Playing the Lying Game: Detecting and Dealing with Lies and Liars, from Occasional Fibbers to Frequent Fabricators

By Gini Graham Scott | Go to book overview

CHAPTER 14
The Strategy of Deceiving
and Perceiving

Why is lying so common? Are people who lie simply good at deceiving? Or are people who are lied to poor at perceiving? And what can be done to deal with lying? How can people recognize when someone is lying? How do people learn how and when to use a lie when it might seem justified, such as to keep someone from knowing information that may be harmful to him?

And how can you better tell when someone is lying to you? As you read the following discussion, you might keep in mind the basic difference in telling when those least likely to lie (the models of absolute integrity and the straight shooters) and those more likely to lie (the pragmatic fibbers, Pinocchios, and frequent liars). Generally, the former will be more likely to give away signs of lying, because they lie less and feel more anxious or guilty about telling a lie. By contrast, the latter will be less likely to give away the lie, because they are more practiced in telling lies more frequently and they feel relatively little or no guilt or anxiety in telling the lie itself — they are more concerned about the potential for being caught. In short, the former are more likely to be revealers, the latter concealers when it comes to finding clues and cues to detect the lie.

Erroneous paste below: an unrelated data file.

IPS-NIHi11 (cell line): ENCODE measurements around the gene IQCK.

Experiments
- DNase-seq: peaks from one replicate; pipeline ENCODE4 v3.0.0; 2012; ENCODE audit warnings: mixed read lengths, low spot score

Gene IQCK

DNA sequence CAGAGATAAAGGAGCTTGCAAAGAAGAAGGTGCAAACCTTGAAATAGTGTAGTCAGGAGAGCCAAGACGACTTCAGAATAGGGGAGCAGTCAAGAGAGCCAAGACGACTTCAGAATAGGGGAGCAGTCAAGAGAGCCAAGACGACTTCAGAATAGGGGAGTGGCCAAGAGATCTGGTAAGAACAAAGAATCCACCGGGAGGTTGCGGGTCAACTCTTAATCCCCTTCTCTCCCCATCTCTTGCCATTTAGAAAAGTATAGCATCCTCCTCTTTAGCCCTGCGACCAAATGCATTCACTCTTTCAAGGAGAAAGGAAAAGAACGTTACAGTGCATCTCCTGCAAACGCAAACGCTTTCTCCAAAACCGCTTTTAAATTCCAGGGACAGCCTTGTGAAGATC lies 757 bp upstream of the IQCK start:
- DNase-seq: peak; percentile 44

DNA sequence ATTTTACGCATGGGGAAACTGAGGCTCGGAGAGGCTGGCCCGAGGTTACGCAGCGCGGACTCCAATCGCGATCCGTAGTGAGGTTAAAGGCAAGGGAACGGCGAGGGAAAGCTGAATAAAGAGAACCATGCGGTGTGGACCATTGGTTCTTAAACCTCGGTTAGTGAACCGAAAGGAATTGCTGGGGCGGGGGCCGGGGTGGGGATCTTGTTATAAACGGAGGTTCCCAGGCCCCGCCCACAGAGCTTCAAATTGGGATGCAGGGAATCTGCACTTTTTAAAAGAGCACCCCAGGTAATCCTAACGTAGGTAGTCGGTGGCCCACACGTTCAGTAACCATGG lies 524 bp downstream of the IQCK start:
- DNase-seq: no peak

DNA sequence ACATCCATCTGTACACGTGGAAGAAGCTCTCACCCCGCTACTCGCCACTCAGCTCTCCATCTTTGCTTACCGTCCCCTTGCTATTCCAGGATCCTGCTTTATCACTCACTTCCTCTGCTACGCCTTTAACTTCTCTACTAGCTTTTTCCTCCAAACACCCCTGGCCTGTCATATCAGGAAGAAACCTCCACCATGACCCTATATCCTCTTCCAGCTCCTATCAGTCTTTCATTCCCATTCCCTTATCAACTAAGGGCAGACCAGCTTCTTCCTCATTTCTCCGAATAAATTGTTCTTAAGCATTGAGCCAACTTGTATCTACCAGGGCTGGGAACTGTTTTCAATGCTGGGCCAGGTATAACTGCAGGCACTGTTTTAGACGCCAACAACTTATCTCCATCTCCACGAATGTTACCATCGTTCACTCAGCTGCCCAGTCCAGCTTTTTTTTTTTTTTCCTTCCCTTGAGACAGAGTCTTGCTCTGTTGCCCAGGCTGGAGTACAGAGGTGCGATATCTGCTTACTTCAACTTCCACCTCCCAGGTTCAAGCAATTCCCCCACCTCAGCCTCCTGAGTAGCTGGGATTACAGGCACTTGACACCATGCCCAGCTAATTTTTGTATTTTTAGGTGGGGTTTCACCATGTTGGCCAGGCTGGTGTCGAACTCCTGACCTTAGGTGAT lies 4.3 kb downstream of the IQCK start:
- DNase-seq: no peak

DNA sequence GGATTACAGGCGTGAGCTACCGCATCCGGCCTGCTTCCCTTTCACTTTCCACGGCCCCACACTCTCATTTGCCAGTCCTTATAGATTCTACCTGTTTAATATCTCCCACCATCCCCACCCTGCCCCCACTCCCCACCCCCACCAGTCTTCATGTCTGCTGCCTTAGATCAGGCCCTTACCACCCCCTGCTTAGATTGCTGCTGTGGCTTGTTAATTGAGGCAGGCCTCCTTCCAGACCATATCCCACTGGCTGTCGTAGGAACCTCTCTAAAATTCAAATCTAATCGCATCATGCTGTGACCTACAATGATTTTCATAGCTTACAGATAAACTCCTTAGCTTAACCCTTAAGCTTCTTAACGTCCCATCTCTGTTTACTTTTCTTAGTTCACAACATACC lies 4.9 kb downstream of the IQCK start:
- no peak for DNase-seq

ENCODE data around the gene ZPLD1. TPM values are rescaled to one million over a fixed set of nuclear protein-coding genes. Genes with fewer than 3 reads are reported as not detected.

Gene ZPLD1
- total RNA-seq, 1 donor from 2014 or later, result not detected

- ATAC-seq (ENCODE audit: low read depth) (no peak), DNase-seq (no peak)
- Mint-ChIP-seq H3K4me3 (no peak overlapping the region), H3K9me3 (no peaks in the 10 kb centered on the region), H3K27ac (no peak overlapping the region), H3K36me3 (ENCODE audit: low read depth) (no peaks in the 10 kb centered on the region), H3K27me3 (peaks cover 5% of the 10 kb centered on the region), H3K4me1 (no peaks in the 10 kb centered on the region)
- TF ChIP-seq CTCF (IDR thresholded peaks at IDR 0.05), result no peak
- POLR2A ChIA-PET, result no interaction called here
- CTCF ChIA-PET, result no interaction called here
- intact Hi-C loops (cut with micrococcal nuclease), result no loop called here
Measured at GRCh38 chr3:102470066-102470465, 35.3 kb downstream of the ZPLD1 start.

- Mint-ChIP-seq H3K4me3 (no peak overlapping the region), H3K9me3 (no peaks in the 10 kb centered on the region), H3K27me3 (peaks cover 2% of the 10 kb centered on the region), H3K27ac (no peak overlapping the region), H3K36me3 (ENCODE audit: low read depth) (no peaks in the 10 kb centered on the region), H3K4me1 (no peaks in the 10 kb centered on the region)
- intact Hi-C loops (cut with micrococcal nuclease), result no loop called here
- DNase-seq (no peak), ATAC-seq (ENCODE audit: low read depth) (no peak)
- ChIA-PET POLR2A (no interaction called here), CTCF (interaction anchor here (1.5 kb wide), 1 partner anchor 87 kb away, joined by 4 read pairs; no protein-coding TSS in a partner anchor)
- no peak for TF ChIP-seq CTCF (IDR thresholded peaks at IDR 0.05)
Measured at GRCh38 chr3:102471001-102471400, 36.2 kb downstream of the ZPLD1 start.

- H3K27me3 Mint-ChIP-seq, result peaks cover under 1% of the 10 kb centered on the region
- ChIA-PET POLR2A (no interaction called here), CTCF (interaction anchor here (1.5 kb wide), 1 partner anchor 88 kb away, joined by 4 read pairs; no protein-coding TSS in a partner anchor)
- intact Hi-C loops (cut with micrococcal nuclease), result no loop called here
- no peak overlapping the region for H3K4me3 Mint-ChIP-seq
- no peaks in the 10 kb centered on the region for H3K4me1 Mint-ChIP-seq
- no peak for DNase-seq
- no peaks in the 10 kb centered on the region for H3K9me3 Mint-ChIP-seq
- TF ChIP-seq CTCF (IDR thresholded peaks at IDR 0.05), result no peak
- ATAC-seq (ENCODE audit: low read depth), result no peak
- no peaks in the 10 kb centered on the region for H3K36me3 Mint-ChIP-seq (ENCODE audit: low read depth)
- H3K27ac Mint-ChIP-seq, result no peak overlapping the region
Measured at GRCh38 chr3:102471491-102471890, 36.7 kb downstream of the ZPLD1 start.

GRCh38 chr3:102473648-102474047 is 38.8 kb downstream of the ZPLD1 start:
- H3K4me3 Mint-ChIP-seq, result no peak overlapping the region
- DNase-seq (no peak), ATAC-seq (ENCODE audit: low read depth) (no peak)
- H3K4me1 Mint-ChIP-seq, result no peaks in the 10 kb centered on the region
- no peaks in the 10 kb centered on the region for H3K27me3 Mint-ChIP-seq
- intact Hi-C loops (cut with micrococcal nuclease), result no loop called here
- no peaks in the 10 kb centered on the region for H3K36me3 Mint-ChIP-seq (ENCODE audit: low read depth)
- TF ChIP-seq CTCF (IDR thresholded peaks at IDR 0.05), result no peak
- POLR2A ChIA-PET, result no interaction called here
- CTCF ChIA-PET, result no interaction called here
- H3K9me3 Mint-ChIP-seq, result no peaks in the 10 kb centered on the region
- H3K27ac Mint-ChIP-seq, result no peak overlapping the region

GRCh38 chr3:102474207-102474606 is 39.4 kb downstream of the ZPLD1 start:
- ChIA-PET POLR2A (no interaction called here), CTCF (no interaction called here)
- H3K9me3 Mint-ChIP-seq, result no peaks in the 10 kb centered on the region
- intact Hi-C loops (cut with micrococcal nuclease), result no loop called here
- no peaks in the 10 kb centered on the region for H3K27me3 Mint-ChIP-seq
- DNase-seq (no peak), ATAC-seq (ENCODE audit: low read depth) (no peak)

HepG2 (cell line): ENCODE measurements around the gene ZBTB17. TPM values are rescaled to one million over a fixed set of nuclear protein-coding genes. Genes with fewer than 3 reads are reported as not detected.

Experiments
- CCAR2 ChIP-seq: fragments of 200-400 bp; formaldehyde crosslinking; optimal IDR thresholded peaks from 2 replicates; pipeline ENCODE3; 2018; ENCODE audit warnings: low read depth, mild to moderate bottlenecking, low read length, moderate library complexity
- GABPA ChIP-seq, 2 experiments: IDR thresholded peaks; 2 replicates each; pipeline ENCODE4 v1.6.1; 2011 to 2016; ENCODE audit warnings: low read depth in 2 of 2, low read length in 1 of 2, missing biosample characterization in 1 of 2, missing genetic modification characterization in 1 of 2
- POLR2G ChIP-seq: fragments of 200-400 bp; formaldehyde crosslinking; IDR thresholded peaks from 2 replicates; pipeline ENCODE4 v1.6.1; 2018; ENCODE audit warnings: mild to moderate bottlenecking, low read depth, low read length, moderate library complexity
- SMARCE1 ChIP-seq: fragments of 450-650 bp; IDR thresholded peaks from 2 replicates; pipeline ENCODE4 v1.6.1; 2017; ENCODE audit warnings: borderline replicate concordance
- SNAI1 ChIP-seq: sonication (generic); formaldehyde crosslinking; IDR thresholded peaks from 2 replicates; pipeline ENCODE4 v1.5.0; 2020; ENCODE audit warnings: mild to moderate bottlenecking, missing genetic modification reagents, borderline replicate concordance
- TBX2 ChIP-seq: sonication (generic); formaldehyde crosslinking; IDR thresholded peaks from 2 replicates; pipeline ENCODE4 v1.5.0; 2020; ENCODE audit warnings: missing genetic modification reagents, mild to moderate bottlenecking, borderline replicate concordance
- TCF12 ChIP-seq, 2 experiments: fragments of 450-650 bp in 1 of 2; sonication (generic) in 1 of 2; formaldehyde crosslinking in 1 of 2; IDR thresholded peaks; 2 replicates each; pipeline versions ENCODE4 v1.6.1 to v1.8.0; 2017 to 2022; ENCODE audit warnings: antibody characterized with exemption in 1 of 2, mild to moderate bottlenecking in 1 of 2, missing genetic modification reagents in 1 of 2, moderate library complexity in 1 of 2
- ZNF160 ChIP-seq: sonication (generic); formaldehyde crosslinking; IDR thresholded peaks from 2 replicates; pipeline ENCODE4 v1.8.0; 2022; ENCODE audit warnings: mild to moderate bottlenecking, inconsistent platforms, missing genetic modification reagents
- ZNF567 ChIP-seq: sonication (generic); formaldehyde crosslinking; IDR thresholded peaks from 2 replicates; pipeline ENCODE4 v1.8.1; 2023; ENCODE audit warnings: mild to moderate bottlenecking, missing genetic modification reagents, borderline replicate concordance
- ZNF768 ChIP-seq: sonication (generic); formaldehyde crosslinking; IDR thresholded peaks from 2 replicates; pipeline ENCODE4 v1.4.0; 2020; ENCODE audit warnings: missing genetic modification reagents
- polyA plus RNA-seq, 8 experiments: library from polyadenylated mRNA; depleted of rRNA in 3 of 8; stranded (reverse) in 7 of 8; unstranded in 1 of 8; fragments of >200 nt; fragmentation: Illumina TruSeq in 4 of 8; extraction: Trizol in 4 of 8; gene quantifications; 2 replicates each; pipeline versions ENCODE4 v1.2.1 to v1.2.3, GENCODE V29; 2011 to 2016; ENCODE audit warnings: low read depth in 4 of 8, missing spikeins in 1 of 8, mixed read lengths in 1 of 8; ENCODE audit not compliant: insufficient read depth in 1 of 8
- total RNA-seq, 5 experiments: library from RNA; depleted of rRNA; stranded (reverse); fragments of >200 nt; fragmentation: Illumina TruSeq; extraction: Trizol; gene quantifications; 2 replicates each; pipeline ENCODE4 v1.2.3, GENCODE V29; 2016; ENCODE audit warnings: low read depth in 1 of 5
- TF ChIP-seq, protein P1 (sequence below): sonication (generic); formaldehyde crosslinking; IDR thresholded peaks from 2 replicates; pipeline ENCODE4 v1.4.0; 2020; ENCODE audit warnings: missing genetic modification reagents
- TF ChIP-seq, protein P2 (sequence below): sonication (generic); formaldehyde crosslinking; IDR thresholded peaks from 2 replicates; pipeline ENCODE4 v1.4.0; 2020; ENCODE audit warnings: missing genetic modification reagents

THE SUCCESS OF DECEPTION

Lying is common because, in general, the ability to deceive is better than the ability to perceive. In other words, lying works because people more often will be able to get away with it than people will be able to recognize the lie.

This development is linked to the evolution of lying as a survival and defense mechanism discussed earlier. To briefly recap here, researchers have found that the ability to deceive can help an organism survive, so the genetic capability for deception has evolved through natural selection. As psychologist Charles

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